"No, not even us, not even us!" some one cried.
"That's what I say, too. We shall forget — we're forgetting already, my boy!"
"We've seen too much to remember."
"And everything we've seen was too much. We're not made to hold it all. It takes its damned hook in all directions. We're too little to hold it."
"You're right, we shall forget! Not only the length of the big misery, which can't be calculated, as you say, ever since the beginning, but the marches that turn up the ground and turn it again, lacerating your feet and wearing out your bones under a load that seems to grow bigger in the sky, the exhaustion until you don't know your own name any more, the tramping and the inaction that grind you, the digging jobs that exceed your strength, the endless vigils when you fight against sleep and watch for an enemy who is everywhere in the night, the pillows of dung and lice — we shall forget not only those, but even the foul wounds of shells and machine-guns, the mines, the gas, and the counter-attacks. At those moments you're full of the excitement of reality, and you've some satisfaction. But all that wears off and goes away, you don't know how and you don't know where, and there's only the names left, only the words of it, like in a dispatch."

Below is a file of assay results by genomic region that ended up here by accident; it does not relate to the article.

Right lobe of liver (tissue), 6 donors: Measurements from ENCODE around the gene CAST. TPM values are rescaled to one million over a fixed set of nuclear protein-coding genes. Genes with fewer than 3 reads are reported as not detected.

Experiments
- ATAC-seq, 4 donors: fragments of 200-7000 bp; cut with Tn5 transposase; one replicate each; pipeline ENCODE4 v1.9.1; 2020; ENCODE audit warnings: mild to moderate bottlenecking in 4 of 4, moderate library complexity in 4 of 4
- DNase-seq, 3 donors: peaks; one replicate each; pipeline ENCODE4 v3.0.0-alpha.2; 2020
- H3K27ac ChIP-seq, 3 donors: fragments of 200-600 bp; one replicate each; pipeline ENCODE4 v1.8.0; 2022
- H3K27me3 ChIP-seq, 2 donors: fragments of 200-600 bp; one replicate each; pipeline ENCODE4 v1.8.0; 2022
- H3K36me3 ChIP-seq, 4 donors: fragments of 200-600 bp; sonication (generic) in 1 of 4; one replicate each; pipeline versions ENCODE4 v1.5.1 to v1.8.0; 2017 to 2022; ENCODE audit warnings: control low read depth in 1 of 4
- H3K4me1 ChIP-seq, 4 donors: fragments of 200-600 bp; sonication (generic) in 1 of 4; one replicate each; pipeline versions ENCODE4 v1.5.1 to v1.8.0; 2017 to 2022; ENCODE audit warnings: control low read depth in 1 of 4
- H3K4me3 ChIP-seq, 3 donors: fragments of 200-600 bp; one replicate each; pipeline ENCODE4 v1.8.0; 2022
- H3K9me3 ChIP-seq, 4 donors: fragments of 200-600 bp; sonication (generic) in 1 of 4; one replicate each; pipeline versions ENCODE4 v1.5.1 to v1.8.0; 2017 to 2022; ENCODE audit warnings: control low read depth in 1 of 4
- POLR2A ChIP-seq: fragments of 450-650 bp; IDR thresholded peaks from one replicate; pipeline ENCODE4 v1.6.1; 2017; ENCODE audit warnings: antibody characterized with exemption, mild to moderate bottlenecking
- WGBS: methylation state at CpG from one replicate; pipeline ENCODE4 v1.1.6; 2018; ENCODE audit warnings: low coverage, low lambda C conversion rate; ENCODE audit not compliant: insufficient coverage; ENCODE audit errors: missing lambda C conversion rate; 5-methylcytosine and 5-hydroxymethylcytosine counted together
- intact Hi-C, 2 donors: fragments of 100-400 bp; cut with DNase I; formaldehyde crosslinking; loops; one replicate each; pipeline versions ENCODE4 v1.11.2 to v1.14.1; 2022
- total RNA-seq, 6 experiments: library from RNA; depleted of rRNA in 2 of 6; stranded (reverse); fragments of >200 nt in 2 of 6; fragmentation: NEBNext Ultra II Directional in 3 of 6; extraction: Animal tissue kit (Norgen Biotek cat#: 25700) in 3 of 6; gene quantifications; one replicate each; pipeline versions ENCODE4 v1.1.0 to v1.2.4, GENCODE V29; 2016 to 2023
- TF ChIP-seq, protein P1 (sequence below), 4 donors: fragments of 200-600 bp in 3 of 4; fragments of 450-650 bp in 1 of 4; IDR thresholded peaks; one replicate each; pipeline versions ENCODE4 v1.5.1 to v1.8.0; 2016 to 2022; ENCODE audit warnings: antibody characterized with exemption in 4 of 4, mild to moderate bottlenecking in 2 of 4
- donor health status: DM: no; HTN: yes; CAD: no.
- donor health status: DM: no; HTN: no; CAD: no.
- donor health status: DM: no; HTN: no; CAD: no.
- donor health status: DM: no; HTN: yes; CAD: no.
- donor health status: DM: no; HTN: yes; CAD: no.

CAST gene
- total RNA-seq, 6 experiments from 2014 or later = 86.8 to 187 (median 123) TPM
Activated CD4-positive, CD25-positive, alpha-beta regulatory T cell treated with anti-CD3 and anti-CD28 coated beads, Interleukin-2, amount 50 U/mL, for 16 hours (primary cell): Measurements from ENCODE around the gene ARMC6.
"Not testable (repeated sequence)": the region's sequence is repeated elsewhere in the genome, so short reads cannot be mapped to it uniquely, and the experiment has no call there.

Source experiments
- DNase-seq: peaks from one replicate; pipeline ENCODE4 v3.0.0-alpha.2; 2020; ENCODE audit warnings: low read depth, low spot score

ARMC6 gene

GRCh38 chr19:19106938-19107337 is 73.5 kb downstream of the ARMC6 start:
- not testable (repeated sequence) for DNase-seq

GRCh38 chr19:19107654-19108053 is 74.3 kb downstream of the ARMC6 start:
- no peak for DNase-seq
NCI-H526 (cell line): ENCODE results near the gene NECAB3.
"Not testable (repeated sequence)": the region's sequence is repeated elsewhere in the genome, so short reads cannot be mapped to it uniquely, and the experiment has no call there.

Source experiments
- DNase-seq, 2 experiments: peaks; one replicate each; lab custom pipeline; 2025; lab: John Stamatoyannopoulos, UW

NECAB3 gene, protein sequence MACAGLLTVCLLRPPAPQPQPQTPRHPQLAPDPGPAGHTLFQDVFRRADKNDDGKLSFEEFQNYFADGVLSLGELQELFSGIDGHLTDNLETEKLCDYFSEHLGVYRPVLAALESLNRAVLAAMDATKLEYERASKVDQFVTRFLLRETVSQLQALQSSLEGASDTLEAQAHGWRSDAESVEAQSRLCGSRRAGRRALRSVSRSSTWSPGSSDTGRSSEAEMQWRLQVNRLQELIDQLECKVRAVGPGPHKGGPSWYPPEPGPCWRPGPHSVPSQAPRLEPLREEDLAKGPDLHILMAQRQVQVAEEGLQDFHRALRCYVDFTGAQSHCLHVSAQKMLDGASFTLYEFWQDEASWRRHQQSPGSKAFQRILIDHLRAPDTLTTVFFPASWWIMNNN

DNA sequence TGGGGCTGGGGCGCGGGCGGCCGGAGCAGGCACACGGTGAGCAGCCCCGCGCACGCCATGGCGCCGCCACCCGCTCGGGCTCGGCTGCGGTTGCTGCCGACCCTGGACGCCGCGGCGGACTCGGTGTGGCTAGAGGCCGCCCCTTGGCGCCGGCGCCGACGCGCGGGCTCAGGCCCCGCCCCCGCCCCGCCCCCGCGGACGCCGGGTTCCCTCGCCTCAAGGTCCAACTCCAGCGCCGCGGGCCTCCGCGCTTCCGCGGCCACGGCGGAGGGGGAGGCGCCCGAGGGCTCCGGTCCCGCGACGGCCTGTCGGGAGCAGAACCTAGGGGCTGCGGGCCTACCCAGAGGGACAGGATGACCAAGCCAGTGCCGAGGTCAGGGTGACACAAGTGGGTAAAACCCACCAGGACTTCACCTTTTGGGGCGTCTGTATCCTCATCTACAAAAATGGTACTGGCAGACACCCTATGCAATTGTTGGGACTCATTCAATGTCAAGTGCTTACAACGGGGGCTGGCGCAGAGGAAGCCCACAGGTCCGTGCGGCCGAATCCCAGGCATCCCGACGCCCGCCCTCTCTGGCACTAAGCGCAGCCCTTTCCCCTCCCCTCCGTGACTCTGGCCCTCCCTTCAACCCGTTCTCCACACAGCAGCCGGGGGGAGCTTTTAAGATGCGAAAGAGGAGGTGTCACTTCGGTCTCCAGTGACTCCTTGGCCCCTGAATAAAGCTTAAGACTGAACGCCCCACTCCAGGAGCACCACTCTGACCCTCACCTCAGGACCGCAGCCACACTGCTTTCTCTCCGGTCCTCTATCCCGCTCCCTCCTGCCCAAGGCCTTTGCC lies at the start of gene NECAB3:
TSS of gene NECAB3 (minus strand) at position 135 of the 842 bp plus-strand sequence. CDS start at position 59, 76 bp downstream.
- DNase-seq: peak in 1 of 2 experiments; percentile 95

"That's true what he says," remarks a man, without moving his head in its pillory of mud. When I was on leave, I found I'd already jolly well forgotten what had happened to me before. There were some letters from me that I read over again just as if they were a book I was opening. And yet in spite of that, I've forgotten also all the pain I've had in the war. We're forgetting-machines. Men are things that think a little but chiefly forget. That's what we are."
"Then neither the other side nor us'll remember! So much misery all wasted!"
This point of view added to the abasement of these beings on the shore of the flood, like news of a greater disaster, and humiliated them still more.